Visual Culture as a Pedagogical Tool Toward Human Rights and Global Citizenship

40 Pages Posted: 8 Feb 2020

See all articles by Safia Swimelar

Safia Swimelar

affiliation not provided to SSRN

Date Written: August 20, 2009


One of the goals of higher education today, and particularly many liberal arts colleges, is to aid students in their development as global citizens and ethical human beings who see the world and their role in it as holistic and interconnected. As a political scientist who teaches human rights, this goal is even more important. While this goal is in itself challenging, particularly from a position of security and abundance, it is even trickier in the context of teaching the “GenMe” student body that tends to focus on the ‘self’ and its expression through digital media and visual culture. In response, educators such as myself, seek creative and useful pedagogical tools to teach and engage students about ethical issues such as human rights. Visual culture itself is a strategic and important instrument in this endeavor. This paper will explore how I have used visual culture (e.g. art, in particular, film, theater, and photography) to engage students in a conversation about human rights and ethical dilemmas in global politics. In addition to using images to “teach” or “illustrate,” my approach moves farther in that it seeks to examine how our assumptions and our relationships to, for instance, poverty, discrimination, suffering, genocide, and our moral and political responses to these are all strongly shaped by visual representation. In a sense, American college students likely have only related to human rights abuses through a visual medium such as a film or a vivid news report. This experience shapes their understanding and response to major ethical and human rights questions. These ideas can be seen as part of visual ethics, an emerging interdisciplinary field. In examining the relationship between pedagogy, visual culture, and human rights, I will use examples from my courses where my human rights students have performed in a play, organized a film series, and studied photography as part their learning and engagement. I will seek to evaluate the usefulness of these pedagogical tools and how teachers and students can take advantage of them in the future.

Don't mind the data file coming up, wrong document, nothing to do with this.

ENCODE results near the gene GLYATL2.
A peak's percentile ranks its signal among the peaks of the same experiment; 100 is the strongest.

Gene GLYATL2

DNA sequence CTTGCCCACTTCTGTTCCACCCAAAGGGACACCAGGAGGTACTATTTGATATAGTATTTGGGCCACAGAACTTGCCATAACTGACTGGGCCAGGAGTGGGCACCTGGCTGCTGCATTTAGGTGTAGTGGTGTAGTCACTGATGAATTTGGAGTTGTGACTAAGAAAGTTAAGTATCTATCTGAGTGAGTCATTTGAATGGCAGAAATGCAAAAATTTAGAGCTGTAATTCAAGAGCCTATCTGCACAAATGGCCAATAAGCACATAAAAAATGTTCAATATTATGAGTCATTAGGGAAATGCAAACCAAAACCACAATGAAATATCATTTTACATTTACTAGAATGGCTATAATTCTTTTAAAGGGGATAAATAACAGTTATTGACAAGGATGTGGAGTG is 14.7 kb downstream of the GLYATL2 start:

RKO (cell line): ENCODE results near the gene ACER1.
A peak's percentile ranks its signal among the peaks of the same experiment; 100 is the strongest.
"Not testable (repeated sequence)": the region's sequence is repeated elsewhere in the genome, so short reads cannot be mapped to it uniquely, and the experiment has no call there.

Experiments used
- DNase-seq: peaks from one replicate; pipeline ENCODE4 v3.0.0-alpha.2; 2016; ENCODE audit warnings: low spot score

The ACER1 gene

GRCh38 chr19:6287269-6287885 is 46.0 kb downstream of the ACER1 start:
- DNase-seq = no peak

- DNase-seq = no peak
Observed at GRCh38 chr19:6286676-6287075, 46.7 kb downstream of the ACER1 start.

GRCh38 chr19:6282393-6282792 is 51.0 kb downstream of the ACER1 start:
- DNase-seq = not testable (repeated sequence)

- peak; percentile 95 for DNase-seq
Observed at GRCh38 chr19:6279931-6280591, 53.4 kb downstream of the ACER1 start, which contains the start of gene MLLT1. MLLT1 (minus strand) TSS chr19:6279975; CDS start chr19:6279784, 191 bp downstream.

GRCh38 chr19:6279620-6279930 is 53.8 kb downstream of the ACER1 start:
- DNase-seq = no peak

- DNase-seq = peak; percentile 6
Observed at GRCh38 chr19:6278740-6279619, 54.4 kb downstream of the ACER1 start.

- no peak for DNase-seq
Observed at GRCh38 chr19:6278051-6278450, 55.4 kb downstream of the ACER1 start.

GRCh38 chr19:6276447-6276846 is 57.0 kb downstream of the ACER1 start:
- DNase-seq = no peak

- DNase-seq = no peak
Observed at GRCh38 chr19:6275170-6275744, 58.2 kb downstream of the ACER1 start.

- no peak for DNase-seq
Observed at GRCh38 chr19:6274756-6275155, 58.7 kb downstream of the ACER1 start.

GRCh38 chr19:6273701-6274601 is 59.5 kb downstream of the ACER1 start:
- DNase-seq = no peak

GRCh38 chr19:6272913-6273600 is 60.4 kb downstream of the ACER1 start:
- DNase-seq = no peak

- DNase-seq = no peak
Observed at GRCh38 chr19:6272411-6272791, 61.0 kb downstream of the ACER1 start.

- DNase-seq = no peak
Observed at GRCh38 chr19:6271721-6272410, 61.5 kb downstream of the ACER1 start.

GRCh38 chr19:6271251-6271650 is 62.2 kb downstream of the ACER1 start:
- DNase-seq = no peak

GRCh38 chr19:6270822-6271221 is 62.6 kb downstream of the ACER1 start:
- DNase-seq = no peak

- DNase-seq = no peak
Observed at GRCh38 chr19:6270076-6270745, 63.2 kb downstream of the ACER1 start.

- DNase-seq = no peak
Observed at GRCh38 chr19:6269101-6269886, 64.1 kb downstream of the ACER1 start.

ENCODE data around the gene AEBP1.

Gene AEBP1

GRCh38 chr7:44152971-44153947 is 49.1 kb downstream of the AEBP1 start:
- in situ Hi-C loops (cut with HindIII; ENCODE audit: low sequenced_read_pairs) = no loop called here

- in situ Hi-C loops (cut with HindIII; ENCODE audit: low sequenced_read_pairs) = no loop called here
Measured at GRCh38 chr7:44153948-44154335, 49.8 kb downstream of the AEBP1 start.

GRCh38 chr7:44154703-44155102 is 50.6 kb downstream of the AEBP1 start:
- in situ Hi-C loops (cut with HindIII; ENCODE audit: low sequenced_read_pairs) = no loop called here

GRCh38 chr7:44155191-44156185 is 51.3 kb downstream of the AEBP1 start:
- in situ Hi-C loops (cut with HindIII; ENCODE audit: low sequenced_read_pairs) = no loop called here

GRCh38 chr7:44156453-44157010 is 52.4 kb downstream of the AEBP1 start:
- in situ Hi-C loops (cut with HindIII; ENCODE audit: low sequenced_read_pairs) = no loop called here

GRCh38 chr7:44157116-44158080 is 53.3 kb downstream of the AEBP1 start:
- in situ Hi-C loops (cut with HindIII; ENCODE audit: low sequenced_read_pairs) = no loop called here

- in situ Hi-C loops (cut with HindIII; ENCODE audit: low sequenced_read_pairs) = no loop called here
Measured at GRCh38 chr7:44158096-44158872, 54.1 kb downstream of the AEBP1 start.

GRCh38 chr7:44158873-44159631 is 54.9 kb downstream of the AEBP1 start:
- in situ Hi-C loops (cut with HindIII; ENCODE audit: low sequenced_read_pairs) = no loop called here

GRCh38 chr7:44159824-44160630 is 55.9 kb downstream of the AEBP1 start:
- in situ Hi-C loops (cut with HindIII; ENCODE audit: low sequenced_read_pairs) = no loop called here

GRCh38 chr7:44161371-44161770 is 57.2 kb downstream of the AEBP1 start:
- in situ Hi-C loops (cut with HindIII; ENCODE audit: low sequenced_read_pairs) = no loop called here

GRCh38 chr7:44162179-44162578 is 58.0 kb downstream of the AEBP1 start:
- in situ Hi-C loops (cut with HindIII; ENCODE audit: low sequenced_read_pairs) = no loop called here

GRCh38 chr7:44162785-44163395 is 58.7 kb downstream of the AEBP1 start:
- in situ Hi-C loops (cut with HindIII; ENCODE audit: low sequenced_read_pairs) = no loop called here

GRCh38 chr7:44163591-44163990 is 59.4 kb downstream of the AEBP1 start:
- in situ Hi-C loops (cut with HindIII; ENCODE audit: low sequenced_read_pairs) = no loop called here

Suggested Citation

Swimelar, Safia, Visual Culture as a Pedagogical Tool Toward Human Rights and Global Citizenship (August 20, 2009). Available at SSRN: or

Safia Swimelar (Contact Author)

affiliation not provided to SSRN

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